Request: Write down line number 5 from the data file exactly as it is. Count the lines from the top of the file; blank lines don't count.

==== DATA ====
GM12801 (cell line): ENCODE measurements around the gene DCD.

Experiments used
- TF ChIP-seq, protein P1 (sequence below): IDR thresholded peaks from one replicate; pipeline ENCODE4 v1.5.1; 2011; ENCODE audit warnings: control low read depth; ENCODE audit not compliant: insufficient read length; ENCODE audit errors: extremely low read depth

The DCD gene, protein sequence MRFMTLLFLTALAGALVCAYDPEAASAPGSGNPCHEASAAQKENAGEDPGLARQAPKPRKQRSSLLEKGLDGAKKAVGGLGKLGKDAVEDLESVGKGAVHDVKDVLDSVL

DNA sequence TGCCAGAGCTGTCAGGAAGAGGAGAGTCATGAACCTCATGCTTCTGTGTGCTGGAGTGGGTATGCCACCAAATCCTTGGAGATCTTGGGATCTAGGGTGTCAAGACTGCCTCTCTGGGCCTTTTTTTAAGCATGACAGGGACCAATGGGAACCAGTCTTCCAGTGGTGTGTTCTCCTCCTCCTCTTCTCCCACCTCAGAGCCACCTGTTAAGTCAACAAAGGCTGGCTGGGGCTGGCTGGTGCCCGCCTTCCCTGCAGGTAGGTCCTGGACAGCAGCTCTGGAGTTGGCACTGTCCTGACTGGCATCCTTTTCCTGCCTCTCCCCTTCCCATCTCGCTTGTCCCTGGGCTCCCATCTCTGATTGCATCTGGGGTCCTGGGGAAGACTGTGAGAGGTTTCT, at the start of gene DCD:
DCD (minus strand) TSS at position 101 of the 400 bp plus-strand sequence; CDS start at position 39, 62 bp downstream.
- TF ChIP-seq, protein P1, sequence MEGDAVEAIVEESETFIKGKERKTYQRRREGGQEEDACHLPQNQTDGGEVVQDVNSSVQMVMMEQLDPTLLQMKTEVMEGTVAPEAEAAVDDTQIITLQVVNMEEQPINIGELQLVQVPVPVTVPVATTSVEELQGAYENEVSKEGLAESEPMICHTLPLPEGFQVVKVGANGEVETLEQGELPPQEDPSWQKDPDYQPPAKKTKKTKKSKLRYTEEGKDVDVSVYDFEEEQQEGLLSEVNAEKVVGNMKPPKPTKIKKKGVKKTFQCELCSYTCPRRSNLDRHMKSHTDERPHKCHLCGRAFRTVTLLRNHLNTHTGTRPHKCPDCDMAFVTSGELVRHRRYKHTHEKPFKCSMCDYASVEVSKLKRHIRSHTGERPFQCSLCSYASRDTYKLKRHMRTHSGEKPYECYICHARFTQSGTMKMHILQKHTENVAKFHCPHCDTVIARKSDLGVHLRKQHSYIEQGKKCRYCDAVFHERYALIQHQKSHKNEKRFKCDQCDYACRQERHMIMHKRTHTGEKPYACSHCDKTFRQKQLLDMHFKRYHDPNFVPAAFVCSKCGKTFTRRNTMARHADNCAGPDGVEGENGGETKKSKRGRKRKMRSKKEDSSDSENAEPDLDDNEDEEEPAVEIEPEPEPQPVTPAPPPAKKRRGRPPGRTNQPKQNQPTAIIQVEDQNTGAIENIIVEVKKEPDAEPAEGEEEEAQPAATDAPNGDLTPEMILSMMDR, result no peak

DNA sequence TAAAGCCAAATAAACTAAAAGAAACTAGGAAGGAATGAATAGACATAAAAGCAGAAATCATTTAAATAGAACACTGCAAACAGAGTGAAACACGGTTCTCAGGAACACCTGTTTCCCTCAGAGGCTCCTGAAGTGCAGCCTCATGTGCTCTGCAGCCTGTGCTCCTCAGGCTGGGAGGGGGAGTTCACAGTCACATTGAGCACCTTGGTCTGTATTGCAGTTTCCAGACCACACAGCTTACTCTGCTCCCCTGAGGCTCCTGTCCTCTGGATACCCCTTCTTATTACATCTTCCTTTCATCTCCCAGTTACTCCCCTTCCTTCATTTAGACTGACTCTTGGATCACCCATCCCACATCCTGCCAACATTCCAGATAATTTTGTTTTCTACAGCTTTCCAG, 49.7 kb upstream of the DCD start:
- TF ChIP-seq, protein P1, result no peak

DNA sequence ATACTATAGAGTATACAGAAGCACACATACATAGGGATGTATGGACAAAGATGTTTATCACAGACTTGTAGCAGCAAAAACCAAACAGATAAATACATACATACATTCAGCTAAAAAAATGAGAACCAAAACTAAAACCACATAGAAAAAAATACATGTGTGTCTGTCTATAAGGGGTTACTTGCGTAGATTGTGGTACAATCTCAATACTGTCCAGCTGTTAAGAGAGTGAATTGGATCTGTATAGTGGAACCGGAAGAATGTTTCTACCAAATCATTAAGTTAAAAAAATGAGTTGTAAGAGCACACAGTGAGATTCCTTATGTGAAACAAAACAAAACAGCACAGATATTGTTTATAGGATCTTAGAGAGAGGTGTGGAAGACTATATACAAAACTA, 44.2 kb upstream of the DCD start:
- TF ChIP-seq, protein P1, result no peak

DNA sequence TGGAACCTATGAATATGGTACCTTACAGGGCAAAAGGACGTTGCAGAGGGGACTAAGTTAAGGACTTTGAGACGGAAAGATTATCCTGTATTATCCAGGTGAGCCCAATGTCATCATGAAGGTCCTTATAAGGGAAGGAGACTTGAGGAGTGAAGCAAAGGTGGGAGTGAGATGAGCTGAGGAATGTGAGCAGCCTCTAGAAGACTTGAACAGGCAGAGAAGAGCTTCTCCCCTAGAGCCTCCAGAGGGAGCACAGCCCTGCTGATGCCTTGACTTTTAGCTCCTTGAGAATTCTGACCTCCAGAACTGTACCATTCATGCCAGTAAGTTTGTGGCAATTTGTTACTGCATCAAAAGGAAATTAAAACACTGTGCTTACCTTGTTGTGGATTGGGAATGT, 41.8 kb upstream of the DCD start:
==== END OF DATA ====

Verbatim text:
DNA sequence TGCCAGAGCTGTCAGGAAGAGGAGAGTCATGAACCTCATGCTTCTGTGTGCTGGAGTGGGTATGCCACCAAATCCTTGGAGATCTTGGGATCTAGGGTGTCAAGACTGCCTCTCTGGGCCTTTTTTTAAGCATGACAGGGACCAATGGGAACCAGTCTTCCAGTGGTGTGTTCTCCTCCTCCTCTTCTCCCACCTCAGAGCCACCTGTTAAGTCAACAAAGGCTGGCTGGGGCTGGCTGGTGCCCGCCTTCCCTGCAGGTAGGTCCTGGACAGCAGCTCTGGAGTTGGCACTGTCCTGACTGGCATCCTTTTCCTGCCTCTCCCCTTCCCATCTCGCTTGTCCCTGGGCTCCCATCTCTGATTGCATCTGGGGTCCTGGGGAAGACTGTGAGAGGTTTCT, at the start of gene DCD: